If you ever decide to move to a different company’s E-reader you’re out of luck, none of the books you bought through Amazon will work.Amazon sells E-books in their own proprietary DRM protected format, AZW. Much like the DRM protected music of days past it lets Amazon restrict how you use your purchased material. If you ever decide to move to a different company’s E-reader you’re out of luck. None of the books you bought through Amazon will work. If one day Amazon decides they don’t want you to own a book anymore, as in the 1984 incident, they can go ahead and take it from you. Similarly, the Kindle supports very few formats other than AZW. Of course you can convert from these formats to AZW using external tools, but then you run the risk of losing formatting.
In many ways, Amazon’s business model is similar to that of the digital distribution service Steam. Steam allows you to purchase video games and immediately download and play them. Purchases are tied to your Steam account, which means you can play them on any computer as long as you are logged in to Steam. Many people are fully rejecting Steam’s business model, arguing that Valve can pull the plug on Steam at any time, rendering all of your purchased games unplayable. In my research I found claims that Valve has said they would release a patch allowing people to play their games offline, but I could find no official statement.
The same could happen for the Kindle, albeit slightly differently. If Amazon ever decides to change the format of their DRM protected books, or for some reason the Kindle stops being produced, your purchased titles are only good for as long as your Kindle lasts. I own books purchased 15+ years ago, but how many people who own Kindles today will still own one 15 years from now? Thanks to the DRM protected books Amazon sells, if anyone decides they want an E-reader other than the Kindle all of their purchased material will become unusable.
One of the advantages of E-books is that they can be sold at a cheaper price than their paperback or hardcover counterparts since there’s no overhead of printing costs. This works great when the E-book you’re buying is in an open format that you’ll be able to keep and use forever, but for something in Amazon’s AZW format it just doesn’t make sense. How long will Amazon support files in the AZW format? What happens to the E-books sold in this format if Amazon decides to move to a different format? As we’ve seen with DRM protected music, this can cause problems such as people not being able to access the content they’ve purchased. About a year ago iTunes finally stopped selling DRM protected music, how long will it take before E-book sellers see the light as well?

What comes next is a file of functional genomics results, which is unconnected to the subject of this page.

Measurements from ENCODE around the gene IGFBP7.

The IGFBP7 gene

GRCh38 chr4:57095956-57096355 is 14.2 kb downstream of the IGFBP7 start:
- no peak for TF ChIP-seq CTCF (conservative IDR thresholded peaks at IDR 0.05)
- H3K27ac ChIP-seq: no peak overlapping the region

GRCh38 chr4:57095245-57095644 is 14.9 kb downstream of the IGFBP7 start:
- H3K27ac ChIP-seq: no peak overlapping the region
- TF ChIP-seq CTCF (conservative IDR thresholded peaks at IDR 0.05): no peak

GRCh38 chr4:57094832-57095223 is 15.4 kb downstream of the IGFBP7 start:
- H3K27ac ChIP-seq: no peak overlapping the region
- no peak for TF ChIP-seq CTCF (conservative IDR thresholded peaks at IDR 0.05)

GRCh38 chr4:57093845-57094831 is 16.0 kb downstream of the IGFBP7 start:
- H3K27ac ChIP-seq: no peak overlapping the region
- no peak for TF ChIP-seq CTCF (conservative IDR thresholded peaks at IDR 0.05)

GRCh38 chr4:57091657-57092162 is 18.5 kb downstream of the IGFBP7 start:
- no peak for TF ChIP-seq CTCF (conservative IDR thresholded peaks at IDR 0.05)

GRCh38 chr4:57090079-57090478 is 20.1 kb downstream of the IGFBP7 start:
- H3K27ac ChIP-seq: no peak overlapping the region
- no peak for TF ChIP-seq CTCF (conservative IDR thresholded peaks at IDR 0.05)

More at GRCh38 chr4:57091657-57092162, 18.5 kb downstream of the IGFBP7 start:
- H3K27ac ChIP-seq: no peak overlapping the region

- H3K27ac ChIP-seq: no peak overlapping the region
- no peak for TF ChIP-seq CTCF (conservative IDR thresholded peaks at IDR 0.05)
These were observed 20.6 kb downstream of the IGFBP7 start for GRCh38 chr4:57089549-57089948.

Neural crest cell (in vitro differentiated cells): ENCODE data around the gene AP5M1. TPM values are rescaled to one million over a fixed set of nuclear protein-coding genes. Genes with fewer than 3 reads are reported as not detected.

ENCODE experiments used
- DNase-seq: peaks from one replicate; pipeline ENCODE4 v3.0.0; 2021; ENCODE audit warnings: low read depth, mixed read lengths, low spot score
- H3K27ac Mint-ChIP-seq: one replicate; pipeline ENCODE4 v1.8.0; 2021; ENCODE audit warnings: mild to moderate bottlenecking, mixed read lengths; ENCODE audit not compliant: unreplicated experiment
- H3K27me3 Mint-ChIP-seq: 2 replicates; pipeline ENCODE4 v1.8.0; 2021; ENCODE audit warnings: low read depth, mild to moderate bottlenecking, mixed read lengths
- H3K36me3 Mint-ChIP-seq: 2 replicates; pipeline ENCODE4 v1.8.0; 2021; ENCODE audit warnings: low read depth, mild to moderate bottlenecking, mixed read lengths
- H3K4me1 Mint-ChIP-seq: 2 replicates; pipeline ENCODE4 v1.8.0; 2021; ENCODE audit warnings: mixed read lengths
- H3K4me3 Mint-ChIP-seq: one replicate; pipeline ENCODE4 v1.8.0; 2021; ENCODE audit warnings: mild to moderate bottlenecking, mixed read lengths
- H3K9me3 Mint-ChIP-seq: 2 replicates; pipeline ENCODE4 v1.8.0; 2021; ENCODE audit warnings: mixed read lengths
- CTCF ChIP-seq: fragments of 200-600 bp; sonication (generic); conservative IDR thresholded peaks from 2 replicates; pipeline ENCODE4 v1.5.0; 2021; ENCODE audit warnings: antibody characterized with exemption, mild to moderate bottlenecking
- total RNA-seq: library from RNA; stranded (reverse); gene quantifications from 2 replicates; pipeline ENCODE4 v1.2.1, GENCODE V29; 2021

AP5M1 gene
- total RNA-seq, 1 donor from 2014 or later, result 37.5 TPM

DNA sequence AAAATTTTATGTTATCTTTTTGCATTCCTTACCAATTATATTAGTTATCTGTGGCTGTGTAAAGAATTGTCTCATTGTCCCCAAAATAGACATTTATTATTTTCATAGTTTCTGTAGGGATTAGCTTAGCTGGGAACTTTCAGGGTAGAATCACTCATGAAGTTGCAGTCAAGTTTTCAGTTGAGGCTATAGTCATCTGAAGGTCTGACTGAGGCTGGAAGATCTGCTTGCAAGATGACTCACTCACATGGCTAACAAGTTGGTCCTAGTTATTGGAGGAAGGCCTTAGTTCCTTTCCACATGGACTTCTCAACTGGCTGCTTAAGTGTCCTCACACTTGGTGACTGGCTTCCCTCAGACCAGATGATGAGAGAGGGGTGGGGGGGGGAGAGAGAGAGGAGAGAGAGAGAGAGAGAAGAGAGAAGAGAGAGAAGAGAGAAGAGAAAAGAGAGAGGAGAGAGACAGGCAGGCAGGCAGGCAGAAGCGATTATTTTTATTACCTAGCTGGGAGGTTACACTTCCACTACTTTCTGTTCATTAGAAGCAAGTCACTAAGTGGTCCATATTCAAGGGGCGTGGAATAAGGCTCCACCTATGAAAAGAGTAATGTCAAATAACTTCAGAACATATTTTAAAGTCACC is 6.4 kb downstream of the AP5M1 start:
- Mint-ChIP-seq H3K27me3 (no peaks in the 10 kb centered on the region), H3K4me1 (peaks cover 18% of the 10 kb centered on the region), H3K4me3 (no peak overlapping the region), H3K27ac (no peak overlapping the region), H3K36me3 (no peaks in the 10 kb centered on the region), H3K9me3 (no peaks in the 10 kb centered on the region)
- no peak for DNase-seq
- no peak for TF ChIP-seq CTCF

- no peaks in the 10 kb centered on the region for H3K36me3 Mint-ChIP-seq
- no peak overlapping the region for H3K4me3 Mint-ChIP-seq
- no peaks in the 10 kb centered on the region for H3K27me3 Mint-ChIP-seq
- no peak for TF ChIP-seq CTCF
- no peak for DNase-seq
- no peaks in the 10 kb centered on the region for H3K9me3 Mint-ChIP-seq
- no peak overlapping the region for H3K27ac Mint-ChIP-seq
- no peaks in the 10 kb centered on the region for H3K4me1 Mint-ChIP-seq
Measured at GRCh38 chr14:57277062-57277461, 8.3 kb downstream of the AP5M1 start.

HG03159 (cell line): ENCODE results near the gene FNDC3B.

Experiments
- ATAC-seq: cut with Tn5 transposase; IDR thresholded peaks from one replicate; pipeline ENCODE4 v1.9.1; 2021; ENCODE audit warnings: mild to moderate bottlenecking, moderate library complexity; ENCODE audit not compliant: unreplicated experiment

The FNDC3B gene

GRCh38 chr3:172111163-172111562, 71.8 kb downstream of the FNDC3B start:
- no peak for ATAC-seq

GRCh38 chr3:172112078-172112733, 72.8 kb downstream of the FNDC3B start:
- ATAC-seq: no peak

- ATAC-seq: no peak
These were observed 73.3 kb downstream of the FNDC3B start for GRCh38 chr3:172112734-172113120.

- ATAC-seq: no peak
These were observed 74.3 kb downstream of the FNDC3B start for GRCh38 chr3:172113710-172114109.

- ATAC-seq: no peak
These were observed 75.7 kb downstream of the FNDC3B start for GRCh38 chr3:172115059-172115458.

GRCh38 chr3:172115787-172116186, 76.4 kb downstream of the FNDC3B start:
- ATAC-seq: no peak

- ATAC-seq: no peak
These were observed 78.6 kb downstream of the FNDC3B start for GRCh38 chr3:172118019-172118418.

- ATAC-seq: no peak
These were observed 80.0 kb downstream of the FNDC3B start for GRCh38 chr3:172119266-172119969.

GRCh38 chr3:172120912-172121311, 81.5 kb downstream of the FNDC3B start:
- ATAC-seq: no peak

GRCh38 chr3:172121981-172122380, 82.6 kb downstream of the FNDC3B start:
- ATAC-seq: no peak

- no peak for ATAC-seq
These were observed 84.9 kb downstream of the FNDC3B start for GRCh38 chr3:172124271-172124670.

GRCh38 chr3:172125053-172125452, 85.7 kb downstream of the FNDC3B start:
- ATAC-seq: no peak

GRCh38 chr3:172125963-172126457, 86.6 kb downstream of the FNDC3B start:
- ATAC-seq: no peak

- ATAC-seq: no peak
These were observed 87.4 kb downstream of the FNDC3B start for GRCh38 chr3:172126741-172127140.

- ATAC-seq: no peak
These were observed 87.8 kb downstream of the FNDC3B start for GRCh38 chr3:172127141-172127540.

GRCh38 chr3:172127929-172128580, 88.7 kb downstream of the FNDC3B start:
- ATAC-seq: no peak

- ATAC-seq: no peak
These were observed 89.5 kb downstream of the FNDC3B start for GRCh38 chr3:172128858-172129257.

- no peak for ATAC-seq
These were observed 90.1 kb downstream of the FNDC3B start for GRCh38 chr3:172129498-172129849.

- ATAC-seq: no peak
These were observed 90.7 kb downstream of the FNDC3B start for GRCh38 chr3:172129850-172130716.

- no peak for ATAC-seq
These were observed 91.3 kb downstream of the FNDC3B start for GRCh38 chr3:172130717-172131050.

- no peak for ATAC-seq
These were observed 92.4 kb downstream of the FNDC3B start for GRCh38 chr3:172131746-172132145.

At least one author has even found success by selling his book DRM free. David Pogue offered one of his books for sale DRM free for a year and compared the sales of it to the previous year’s DRM protected book’s sales. While piracy of his book did increase, sales also rose over the previous year’s numbers. As was found in the music and PC gaming industries, you can make money even without DRM.
What does the future hold? What can we as consumers do? Amazon has dominated the E-book market up until now, but 2010 looks to be the year of the E-reader. Everyone is trying to get into the market, and we can only hope that pressure from competitors forces Amazon to rethink their current stance on distribution. Until then, the only thing we can do is purchase E-readers from companies who support open formats, and if you already own a Kindle, protect your investment by converting your legally purchased books into a DRM-free PDF file.
Author’s Note: If you find any factual errors in this article, please let me know in the comments. I did my best to research everything thoroughly, but the possibility for errors still exists.